To support child care workers, Sanders plans to increase the work force of early childhood educators from 1.3 million to 2.6 million, give everyone in early education a living wage, and ensure lead teachers are paid at the same rate of kindergarten teachers. He’d also increase educational and professional requirements for early childhood educators, increase access to professional development, and give childcare workers protections to unionize and engage in collective bargaining in order to ensure their workplace safety and rights through passing the Domestic Workers Bill of Rights Act.

What Glass Thinks: Bernie’s plan provides free child care from infancy to three. Glass is indifferent to the idea that parents should get back into the workforce quickly after childbirth and supports paid leave initiatives alongside expanding pre-k in public schools.

“It’s a real mistake to think that the solution to infant care is to subsidize it,” she says. “Infant care is always going to be extremely expensive. It makes so much more sense to subsidize parents staying home for that first year than it does to try and subsidize some kind of public provision of infant care. I’m much more in favor of the function of a paid parental leave in the first year of life so that nobody needs infant care beyond six months to a year.”

Senator Elizabeth Warren

Warren has drawn up a substantive universal child care policy proposal. The Universal Child Care and Early Learning Plan would subsidize child care for all parents across the United States on a sliding scale in accordance to their income. The plan would make sure that no parent paid more than 7 percent of their income on child care programs and many parents would be able to access these programs for free. Under her plan, the federal government partners with local providers to create a large network of child care options and also subsidizes in-home child care centers. It would also give early child care providers raises comparable to pre-school teachers.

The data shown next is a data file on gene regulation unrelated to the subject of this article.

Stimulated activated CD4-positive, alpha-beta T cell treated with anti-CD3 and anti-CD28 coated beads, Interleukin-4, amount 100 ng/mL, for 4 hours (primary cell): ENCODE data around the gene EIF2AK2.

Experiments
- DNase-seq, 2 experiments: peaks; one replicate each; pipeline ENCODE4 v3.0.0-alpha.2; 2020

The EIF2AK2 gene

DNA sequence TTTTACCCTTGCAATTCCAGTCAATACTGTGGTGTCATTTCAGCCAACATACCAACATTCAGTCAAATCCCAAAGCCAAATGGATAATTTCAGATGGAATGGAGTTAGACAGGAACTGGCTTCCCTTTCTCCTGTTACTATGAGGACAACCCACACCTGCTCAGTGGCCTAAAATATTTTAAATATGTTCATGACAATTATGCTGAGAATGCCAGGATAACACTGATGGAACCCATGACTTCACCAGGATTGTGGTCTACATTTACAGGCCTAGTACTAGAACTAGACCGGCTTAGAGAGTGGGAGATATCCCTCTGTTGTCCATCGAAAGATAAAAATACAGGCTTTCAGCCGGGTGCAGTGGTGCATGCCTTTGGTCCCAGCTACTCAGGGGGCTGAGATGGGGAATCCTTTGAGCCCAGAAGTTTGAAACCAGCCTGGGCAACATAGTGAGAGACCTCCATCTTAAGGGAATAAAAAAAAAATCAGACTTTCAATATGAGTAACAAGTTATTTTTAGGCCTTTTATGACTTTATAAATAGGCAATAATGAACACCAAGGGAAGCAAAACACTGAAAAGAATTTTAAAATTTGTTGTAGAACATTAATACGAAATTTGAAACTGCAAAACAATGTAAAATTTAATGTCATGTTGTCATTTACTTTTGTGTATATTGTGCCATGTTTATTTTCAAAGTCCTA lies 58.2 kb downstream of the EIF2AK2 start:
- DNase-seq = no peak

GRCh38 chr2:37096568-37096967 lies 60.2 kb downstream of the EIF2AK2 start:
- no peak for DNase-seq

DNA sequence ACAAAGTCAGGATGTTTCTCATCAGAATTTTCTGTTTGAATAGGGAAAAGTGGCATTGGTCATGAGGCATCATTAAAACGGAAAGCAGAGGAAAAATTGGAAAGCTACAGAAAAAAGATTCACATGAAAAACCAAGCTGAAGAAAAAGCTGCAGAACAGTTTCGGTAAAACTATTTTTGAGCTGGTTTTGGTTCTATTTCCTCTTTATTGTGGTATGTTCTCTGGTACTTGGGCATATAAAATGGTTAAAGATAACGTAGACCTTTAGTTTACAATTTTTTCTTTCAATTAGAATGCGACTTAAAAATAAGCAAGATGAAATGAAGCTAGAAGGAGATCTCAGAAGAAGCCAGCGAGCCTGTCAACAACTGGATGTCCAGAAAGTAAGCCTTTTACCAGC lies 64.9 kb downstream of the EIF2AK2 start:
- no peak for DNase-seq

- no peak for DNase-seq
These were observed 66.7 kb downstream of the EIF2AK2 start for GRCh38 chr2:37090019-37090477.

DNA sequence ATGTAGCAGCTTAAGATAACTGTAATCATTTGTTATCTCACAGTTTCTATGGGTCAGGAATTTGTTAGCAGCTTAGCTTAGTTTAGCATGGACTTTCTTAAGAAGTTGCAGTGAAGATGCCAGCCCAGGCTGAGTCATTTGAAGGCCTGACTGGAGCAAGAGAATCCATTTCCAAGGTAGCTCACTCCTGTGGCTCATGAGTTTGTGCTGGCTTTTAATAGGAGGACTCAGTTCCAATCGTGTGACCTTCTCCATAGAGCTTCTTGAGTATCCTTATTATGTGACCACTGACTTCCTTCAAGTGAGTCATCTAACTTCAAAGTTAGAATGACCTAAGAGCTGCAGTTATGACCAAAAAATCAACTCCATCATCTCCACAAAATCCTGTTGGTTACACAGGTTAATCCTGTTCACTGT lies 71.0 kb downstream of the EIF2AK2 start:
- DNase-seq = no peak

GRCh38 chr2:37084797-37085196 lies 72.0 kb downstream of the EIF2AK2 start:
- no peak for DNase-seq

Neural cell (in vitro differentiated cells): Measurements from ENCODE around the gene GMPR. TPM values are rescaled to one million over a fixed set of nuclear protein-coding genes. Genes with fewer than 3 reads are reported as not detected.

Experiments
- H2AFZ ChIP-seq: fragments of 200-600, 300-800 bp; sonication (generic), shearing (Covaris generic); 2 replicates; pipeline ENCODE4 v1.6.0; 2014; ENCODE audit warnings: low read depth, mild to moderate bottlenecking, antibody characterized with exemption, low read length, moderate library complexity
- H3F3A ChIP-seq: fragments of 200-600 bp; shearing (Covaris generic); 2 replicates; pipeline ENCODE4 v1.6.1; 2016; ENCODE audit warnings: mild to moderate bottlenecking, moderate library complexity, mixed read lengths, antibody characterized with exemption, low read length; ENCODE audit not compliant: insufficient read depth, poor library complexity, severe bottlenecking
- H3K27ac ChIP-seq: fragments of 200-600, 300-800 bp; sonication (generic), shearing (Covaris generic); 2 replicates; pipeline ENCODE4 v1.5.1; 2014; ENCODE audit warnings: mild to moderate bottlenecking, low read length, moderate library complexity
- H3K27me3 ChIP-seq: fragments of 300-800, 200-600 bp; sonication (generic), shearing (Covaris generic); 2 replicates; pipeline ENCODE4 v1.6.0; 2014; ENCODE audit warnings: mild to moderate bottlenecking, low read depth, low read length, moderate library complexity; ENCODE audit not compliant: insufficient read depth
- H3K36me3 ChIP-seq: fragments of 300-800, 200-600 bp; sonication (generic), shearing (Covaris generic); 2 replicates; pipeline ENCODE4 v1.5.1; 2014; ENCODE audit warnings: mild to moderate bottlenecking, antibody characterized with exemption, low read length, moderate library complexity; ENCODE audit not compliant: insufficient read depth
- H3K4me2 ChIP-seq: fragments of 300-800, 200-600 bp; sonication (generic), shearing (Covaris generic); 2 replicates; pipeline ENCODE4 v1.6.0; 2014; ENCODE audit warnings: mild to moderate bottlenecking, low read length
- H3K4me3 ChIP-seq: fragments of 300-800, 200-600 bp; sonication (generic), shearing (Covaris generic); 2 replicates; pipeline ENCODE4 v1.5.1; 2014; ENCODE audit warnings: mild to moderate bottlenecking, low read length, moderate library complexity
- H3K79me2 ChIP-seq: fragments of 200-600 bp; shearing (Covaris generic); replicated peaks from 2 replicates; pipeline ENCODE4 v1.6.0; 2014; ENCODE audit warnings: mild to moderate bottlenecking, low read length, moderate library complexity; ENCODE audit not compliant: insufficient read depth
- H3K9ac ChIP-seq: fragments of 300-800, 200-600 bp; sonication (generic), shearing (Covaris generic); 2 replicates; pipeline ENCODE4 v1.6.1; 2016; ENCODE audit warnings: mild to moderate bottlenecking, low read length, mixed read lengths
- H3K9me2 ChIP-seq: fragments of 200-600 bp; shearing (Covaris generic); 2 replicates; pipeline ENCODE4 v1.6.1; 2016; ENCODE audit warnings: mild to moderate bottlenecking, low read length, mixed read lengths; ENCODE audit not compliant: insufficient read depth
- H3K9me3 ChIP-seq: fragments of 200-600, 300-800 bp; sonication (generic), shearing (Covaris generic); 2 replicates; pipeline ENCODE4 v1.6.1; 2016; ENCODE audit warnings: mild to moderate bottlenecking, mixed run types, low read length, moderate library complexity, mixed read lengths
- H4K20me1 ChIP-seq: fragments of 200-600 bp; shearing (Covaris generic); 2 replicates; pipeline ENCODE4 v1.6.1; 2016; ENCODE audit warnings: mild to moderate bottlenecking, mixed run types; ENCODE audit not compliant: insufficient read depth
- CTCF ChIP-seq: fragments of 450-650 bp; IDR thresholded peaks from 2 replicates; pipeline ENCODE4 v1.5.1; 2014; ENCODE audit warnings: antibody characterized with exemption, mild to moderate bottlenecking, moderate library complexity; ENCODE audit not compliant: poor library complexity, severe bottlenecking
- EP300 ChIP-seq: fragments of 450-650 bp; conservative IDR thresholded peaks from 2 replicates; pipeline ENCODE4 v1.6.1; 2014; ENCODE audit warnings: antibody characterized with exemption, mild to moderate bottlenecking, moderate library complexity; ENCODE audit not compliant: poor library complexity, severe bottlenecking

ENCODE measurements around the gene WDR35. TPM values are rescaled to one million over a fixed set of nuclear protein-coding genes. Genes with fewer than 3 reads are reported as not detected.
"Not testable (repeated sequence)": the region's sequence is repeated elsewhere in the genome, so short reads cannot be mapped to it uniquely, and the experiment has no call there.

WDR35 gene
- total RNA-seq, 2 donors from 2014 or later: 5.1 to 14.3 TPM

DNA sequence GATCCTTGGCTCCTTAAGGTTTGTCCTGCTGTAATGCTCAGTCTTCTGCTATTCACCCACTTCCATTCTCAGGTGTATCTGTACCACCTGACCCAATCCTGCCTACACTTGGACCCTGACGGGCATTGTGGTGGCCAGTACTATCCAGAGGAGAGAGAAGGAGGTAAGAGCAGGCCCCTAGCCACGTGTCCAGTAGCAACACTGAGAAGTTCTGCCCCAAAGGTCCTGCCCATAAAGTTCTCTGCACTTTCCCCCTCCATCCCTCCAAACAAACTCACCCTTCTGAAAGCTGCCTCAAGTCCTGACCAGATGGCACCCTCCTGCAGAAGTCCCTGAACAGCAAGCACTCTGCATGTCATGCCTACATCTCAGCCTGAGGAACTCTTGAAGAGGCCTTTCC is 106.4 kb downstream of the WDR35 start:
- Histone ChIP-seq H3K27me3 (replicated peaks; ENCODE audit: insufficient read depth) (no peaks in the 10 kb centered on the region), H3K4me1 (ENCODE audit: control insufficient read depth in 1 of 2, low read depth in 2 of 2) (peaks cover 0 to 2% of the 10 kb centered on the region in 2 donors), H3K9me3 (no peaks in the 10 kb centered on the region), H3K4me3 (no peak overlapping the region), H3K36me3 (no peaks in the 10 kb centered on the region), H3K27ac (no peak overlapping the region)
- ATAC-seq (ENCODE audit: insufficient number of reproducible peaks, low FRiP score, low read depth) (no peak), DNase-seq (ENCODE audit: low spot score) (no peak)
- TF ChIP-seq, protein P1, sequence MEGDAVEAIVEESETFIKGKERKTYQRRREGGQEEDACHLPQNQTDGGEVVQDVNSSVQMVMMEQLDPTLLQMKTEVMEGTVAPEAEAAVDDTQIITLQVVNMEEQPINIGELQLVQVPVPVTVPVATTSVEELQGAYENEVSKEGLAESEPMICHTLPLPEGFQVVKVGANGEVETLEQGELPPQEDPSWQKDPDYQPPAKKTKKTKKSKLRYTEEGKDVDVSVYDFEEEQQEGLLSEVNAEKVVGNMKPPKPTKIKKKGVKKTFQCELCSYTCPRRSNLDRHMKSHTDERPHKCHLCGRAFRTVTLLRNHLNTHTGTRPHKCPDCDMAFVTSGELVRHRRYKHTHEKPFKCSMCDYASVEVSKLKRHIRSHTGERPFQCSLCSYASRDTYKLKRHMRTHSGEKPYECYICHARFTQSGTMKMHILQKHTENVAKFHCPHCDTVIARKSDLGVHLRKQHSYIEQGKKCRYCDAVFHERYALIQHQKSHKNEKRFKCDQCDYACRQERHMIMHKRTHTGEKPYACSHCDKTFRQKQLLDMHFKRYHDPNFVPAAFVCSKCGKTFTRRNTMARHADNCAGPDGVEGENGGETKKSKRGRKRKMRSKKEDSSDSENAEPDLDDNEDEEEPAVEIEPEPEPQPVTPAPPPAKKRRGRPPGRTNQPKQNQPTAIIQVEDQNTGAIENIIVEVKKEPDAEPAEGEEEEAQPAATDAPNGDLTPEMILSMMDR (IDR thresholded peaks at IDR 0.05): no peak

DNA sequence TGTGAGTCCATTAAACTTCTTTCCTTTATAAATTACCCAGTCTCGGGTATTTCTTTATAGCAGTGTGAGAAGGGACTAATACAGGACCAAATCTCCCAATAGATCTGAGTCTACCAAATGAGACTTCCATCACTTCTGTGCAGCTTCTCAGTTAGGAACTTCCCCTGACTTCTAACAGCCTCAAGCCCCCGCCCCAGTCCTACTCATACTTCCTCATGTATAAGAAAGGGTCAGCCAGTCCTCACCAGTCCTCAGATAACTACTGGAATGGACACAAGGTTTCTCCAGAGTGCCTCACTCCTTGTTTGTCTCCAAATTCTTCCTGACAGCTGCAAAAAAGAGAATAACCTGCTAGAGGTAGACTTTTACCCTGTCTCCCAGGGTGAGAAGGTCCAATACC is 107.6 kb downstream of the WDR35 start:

The Universal Child Care and Early Learning Plan would be funded through another proposal Warren has released, a wealth tax, which would be imposed on Americans with a net worth more than 50 million, which would generate $2.75 trillion in revenue over the next decade and cover the cost of the plan four times over. She’s even released a calculator for families to determine how much they would pay under her plan.

What Glass Thinks: While Warren’s plan is the most comprehensive, Glass has long held the belief that simply addressing cost in a child care plan is not enough to deal with the other factors including quality and access. While Warren’s plan does provide for professional development and raises for early childhood education workers, as well as increasing access to care across the country, Glass thinks the most fiscally responsible and tenable plan is to put 3-year-olds in public schools alongside kindergarteners and first graders.

“This is not impossible for states to do,” says Glass. “We know that there are places where this is already happening. It’s just a matter of getting an entire nation on board, so that the feasibility of early child care doesn’t depend on where you live, which is the crazy system that we have right now.” She adds that candidates should be focused on ways to move sustainably to a system where local communities and states fully fund this kind of universal pre-K. “That we have some kind of national accountability for federal money that is used to initiate or start that process,” she says, “so you can’t just create a slapdash program that doesn’t ensure quality care.”

Mayor Michael Bloomberg

Mayor Michael Bloomberg, the billionaire former Mayor of New York City, who entered the 2020 race late in the presidency and is self-funding his campaign, says he will “ensure affordable child care” as part of a plan to create an “All-In Economy.” He wants to create a nationally-recognized credentialing program for early childhood professionals and start a national Apprenticeship Degrees program. He also wants to increase the pay of child care workers by increasing the federal minimum wage to $15 an hour, expand the Earned Income Tax Credit to rural areas to incentivize the opening of child care centers, and provide grants to close the salary gap between pre-k and kindergarten teachers in low-income areas.